Examples to Accommodate Biodiversity in Nordic Offshore Wind Projects
Nordic Energy Research invites all interested parties to submit an offer for the tender: “Examples to Accommodate Biodiversity in Nordic Offshore Wind Projects”. The purpose of the study is to…
Nordic Energy Research invites all interested parties to submit an offer for the tender: “Examples to Accommodate Biodiversity in Nordic Offshore Wind Projects”.
The purpose of the study is to explore how Nordic offshore wind projects can avoid, reduce, or compensate for biodiversity impacts, and create ecosystem benefits.
Highlighting best practice
In the coming years, the Nordics will see a significant increase in the number and size of offshore wind farms. Yet, as demand for renewable energy grows, so too will pressures on the region’s natural resources. The convergence of societal needs requires new processes for stakeholder dialogue and integrated decision support, to balance these ambitions.
The consulting team that wins the tender will be tasked with preparing a catalogue of examples, illustrating offshore wind projects that succeed at accommodating biodiversity in the Nordic region and neighbour countries, such as Germany, the Netherlands, and the Baltics.
Commercial-scale offshore wind farms are already operating in Nordic waters, and large new projects are being announced. As the industry grows, developers must understand how to best involve different stakeholders and gather local knowledge, for sound planning.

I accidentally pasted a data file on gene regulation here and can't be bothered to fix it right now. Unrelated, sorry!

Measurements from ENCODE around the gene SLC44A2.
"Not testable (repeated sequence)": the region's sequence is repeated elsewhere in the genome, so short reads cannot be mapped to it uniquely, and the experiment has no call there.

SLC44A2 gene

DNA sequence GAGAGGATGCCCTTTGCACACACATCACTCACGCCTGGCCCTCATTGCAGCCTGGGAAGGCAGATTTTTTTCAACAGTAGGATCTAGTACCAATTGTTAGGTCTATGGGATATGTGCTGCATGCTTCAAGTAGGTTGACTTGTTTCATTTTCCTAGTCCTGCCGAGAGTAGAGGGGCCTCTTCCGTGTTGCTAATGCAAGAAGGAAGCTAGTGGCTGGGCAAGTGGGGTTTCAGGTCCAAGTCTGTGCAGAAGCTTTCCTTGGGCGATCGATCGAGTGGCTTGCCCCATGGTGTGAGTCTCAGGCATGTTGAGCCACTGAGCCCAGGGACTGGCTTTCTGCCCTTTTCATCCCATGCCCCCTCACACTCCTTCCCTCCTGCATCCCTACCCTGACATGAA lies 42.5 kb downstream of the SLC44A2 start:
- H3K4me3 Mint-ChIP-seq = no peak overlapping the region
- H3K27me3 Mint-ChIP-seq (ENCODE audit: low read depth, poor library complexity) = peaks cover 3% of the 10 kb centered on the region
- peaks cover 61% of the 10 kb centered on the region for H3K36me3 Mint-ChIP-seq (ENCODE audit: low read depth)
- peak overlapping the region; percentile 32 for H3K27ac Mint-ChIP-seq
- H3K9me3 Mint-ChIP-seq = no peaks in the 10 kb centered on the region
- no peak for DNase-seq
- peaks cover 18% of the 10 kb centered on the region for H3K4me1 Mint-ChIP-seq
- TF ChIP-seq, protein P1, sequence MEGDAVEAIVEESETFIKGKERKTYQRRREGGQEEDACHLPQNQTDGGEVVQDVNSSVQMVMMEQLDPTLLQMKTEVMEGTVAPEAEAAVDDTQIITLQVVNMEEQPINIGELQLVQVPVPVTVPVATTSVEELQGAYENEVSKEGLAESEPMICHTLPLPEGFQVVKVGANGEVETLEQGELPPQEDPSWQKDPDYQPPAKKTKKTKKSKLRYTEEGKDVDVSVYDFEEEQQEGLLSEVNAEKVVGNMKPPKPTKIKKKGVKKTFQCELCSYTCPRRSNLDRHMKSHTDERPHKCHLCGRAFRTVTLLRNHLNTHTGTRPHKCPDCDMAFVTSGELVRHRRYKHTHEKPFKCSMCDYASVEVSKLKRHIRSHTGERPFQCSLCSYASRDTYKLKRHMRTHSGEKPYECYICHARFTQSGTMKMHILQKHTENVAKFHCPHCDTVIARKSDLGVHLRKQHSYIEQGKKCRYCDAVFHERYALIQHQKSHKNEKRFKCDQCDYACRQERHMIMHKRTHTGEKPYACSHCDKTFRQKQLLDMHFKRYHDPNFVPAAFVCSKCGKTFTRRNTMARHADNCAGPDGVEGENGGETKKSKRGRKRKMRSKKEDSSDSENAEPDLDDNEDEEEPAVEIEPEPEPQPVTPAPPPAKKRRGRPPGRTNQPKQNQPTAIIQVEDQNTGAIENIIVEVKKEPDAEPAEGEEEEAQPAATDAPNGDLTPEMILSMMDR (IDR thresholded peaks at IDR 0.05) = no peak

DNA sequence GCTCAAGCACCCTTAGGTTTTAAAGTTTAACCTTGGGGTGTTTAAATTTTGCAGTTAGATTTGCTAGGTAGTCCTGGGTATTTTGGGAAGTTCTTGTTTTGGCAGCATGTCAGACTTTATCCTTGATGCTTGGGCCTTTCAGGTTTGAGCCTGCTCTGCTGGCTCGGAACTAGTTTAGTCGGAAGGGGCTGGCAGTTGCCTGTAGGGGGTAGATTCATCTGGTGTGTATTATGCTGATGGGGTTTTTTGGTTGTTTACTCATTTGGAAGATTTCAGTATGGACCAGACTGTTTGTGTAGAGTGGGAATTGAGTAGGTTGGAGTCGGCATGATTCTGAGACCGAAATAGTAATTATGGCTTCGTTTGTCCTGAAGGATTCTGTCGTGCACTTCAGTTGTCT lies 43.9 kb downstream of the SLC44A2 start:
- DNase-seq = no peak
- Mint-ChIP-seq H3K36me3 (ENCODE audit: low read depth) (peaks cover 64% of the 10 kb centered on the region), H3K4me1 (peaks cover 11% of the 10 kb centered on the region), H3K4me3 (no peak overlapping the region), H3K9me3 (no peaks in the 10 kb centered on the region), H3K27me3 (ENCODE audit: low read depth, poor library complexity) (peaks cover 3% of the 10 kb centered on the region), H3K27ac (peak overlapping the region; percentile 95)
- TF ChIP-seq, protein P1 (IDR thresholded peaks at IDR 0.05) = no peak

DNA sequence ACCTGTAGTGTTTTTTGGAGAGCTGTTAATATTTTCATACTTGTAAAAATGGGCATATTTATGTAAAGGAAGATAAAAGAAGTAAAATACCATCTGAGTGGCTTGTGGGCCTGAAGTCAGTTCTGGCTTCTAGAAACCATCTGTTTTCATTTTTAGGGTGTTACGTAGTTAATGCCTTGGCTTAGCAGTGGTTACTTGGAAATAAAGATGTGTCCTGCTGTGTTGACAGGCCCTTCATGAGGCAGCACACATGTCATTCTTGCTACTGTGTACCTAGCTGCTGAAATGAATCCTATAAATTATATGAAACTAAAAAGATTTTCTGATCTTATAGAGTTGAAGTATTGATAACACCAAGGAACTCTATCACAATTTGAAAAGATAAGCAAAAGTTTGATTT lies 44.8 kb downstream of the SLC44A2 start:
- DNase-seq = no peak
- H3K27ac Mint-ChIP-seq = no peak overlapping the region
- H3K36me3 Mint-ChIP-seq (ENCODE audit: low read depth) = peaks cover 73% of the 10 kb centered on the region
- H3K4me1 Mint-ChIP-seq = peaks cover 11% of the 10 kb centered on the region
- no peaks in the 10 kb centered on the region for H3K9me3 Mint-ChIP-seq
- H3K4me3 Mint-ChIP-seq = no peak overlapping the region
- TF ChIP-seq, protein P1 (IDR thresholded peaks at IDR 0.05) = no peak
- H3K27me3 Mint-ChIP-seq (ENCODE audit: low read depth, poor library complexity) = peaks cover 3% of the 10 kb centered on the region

Nordic biodiversity at risk includes seabirds, migratory shore and landbirds, waterfowl, bats, porpoises, turtles, fish, and a variety of offshore and coastal habitats, such as sandbanks, seagrasses, marshes, oyster beds and wetlands. Possible impacts include collision and injury, displacement, barrier effects, habitat loss, and indirect ecosystem effects.
However, gathering local knowledge to optimise planning and site selection, long-term monitoring programmes, careful scheduling of operations, and accounting for upstream activities can help to manage these impacts, and may have advantages, such as the establishment of ‘no fishing zones’ or artificial reefs where marine species can thrive.
Nordic Energy Research is acting as the contracting partner on behalf of the Nordic Committee of Senior Officials for Energy Policies.
Submission deadline is April 19, at 13.00 CET.